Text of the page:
MPs have criticised the Solicitors Regulation Authority for what they say is a failure to examine the conduct of a magic circle firm over its role in a cashback guarantee scheme allegedly mis-sold to consumers. 

A report published today by an all-party parliamentary group (APPG) chaired by Conservative MP Andrew Percy claims Freshfields had worked with the energy company ScottishPower to ‘foster misinformation’ about the relationship between ScottishPower and the cashback scheme which collapsed in 2003. 

In its report, the group criticises the SRA for dismissing a complaint made by Alan Campbell, former director at PowerPlan and founder of a campaign group ScottishPower Broken Promises.

According to the report, the fact that the SRA's response said 'there is no such thing as a "true" or "false" statement of liability until a court has definitively determined the issue' was not ‘morally justifiable’. The SRA is one of 14 regulators and government bodies whose conduct is questioned in the report. 

It continues: ‘Of course this rationale completely disregards the rights of the customer who, quite reasonably, bought a product in good faith based on the reputation of the brand from which they purchased it ie. ScottishPower.

‘At no point could the customer have been aware, or in any position to challenge, the legal ambiguities of PowerPlan’s structure; nor were they ever in any realistic position to take their PowerPlan claim to court to receive such a ruling.’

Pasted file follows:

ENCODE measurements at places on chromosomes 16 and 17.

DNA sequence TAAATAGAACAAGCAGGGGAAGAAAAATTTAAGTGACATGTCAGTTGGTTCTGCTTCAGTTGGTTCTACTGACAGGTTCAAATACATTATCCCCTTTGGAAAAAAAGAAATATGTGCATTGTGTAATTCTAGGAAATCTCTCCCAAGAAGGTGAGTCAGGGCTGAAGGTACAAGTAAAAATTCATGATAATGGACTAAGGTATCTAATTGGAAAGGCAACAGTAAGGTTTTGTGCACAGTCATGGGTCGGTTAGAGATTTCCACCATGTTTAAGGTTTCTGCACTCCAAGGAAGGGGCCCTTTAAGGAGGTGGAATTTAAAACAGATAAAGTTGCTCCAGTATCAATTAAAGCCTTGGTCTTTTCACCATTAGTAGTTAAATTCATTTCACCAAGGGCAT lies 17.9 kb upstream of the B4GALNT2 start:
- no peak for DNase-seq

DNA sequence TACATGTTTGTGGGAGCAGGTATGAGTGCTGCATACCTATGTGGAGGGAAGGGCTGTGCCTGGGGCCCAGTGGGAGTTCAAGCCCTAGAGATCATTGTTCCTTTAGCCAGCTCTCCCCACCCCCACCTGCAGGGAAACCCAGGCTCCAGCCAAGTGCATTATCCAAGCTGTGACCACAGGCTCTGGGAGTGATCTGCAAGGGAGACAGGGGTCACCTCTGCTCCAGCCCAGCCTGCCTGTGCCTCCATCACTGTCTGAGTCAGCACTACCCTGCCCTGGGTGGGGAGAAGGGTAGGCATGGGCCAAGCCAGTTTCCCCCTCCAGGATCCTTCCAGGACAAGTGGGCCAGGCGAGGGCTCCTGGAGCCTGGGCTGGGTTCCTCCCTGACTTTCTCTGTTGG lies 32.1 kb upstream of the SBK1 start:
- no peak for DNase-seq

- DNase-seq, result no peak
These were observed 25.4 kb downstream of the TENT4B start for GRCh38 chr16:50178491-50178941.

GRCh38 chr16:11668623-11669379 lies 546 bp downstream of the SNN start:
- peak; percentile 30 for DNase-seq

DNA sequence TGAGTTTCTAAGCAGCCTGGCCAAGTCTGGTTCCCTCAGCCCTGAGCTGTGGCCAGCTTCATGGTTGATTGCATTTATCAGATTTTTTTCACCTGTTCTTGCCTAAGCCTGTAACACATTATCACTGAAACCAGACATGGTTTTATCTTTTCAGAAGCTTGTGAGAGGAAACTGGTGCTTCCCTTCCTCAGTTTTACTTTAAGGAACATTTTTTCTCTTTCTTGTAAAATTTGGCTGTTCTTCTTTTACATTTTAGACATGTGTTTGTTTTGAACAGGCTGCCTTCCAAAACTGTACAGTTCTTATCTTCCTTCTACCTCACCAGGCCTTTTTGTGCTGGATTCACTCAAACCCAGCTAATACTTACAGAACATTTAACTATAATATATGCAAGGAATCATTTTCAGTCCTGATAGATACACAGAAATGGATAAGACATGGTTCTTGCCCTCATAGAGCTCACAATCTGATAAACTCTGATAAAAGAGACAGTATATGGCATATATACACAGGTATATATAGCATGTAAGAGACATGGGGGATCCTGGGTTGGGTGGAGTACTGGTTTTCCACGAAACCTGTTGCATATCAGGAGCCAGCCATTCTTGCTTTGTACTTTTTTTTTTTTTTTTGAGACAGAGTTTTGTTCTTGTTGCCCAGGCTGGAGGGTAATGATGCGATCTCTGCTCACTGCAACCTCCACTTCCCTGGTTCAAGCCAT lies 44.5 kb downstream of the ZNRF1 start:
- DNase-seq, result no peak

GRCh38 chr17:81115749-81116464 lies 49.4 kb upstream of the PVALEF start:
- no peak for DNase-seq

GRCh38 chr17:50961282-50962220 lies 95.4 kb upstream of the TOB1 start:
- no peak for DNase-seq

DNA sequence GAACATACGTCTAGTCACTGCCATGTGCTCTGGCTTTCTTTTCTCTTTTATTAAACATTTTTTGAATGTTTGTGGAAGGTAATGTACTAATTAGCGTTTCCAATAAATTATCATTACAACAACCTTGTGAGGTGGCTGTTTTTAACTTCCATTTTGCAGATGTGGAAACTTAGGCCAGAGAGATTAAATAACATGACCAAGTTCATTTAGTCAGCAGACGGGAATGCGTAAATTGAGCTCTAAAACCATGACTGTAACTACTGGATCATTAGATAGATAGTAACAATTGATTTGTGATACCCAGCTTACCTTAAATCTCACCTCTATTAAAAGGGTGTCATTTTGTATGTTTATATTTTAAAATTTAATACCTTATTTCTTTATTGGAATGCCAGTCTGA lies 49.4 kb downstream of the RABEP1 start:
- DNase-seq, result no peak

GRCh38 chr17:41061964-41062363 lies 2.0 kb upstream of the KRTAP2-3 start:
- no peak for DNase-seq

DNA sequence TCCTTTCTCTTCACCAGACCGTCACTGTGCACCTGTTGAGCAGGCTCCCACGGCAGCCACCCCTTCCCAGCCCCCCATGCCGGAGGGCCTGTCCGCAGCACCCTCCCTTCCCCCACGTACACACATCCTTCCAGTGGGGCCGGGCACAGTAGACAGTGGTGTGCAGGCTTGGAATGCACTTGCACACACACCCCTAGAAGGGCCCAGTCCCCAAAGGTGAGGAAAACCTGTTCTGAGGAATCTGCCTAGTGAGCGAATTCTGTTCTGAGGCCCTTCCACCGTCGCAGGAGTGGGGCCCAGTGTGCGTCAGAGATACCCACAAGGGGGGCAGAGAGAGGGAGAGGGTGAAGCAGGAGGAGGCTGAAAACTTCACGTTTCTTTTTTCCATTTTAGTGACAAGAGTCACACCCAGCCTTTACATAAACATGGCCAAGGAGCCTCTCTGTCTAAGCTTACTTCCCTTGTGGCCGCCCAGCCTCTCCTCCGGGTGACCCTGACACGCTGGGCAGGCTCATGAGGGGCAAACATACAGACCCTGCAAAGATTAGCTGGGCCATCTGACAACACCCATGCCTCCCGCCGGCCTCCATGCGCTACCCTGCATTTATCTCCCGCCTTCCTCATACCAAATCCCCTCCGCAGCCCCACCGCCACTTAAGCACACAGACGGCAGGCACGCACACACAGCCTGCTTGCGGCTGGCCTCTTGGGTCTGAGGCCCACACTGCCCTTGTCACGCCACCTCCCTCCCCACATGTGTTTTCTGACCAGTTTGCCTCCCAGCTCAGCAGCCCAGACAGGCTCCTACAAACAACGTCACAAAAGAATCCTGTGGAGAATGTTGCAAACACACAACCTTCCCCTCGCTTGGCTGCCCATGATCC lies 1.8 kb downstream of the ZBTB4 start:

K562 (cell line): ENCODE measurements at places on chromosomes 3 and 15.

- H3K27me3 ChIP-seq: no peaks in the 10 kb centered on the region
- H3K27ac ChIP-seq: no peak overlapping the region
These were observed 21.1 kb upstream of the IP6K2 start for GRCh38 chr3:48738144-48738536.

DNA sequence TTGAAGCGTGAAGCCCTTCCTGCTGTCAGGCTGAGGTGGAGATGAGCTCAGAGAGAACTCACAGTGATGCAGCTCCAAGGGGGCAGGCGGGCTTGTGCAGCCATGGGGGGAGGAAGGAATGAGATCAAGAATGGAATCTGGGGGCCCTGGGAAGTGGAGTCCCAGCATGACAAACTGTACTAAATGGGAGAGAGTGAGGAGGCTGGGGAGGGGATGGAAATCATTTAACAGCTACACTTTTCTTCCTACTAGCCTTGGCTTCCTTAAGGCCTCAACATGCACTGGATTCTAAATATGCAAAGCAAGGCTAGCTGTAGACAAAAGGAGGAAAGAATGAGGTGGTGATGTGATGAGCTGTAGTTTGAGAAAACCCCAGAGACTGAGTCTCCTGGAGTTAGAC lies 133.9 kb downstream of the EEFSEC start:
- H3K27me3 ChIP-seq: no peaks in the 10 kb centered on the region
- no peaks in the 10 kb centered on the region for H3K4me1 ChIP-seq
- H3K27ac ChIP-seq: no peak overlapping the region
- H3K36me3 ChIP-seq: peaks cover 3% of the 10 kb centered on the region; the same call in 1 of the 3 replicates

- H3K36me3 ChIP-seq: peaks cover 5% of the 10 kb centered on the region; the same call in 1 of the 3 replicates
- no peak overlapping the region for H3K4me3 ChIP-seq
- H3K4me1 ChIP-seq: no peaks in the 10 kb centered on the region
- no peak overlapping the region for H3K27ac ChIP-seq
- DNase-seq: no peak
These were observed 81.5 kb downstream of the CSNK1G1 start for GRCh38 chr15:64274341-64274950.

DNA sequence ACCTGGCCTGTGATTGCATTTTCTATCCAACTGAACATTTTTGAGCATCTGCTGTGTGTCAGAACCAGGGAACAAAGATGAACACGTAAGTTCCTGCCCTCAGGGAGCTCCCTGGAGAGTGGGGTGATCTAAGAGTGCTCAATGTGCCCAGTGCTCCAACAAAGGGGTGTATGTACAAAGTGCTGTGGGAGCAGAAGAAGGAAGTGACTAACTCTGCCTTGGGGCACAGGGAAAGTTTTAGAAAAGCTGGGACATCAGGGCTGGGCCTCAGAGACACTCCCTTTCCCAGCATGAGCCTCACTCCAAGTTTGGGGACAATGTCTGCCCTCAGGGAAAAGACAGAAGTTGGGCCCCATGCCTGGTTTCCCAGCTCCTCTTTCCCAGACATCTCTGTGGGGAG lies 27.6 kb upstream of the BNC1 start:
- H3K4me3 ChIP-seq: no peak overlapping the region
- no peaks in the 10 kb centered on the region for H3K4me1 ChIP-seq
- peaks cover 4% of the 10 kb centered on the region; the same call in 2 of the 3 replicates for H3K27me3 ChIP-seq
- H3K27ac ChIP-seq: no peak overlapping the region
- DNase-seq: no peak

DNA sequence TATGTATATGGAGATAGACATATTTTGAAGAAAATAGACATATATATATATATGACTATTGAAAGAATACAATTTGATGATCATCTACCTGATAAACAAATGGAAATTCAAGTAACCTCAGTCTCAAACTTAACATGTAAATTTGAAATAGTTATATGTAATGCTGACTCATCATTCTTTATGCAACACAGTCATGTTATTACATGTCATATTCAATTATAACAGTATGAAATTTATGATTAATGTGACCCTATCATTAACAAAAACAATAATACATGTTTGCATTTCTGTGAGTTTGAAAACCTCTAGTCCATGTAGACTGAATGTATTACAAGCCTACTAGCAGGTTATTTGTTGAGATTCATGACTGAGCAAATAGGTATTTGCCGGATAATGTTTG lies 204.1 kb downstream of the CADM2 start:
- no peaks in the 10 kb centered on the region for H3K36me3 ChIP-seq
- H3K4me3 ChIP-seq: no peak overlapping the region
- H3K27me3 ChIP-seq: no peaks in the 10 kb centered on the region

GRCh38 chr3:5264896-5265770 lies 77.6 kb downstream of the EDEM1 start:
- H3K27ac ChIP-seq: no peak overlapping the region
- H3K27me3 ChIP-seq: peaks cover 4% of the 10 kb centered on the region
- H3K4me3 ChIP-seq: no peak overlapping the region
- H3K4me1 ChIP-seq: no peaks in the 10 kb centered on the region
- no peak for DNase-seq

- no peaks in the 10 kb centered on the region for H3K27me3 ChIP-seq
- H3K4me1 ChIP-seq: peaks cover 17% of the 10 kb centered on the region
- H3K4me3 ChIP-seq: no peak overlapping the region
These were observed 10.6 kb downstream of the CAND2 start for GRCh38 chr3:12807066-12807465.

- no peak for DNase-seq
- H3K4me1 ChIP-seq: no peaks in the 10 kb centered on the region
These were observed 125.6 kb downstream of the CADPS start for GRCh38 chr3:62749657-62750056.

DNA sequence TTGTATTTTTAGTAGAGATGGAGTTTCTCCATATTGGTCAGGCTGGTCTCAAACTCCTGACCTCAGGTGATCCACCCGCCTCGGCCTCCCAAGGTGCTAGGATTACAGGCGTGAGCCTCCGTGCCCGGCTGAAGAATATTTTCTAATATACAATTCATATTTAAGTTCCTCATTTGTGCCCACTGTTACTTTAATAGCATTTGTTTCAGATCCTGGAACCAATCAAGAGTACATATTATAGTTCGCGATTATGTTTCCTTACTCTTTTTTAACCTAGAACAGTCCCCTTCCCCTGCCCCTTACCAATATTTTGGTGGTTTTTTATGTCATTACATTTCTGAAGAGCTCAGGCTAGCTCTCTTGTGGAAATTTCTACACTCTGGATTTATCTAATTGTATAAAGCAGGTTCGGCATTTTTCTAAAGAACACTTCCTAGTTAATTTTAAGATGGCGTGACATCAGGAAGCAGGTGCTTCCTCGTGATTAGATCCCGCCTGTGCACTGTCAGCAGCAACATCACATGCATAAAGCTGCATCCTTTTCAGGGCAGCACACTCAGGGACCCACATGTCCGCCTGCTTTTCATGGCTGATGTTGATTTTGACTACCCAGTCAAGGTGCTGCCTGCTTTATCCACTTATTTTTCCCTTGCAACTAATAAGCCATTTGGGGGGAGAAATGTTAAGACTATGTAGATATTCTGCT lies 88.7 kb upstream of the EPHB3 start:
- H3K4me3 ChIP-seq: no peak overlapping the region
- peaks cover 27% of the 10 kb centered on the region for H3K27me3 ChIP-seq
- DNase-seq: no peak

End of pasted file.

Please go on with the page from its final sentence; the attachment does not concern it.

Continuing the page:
An SRA spokesperson said the regulator is looking at the detail of the report. The spokesperson added: ’We have not been asked to meet with the [parliamentary group] or contribute to their enquiry, but we are always happy to provide information on how we work.’

The report recommends that the Serious Fraud Office and National Crime Agency investigate the alleged mis-selling, and the way liability for cashback was reported in ScottishPower's accounts. 

The report said: ‘This group is shocked that a major utility and prominent law firm could act in such a way when money belonging to 625,000 defenceless customers was at stake.’

A spokesperson at Freshfields said: ‘The SRA concluded after careful consideration of the evidence that there was no misconduct on the part of Freshfields, and decided they will not be taking any further action.’

A ScottishPower spokesman described the allegations against the company as 'both factually and legally flawed', adding that the findings of the APPG were 'demonstrably wrong'.